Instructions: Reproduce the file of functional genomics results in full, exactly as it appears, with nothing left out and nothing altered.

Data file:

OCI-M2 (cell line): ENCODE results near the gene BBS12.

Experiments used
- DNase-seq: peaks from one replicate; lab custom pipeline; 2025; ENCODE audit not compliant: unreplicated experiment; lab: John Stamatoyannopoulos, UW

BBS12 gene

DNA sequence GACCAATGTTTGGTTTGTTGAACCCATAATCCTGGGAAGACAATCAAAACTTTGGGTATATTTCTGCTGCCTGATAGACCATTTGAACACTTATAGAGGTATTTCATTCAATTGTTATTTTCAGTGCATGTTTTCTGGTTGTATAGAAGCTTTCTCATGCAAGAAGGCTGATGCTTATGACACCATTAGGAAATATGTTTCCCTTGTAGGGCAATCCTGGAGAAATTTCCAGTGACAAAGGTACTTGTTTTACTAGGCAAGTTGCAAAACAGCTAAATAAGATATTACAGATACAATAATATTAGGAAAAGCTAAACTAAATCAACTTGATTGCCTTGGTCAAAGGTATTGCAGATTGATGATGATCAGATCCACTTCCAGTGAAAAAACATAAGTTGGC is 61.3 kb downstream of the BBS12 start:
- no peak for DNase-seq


OCI-M2 (cell line): ENCODE results near the gene BBS12.

Experiments used
- DNase-seq: peaks from one replicate; lab custom pipeline; 2025; ENCODE audit not compliant: unreplicated experiment; lab: John Stamatoyannopoulos, UW

BBS12 gene

DNA sequence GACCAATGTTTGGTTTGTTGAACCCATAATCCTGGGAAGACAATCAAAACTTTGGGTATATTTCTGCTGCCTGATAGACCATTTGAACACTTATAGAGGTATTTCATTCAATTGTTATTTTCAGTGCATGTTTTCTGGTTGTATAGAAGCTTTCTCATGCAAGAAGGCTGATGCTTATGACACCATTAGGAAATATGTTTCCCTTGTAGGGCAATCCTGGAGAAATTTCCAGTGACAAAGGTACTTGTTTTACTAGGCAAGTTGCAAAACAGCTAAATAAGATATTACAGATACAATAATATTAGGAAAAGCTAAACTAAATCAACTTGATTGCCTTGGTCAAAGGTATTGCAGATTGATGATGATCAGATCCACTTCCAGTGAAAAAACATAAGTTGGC is 61.3 kb downstream of the BBS12 start:
- no peak for DNase-seq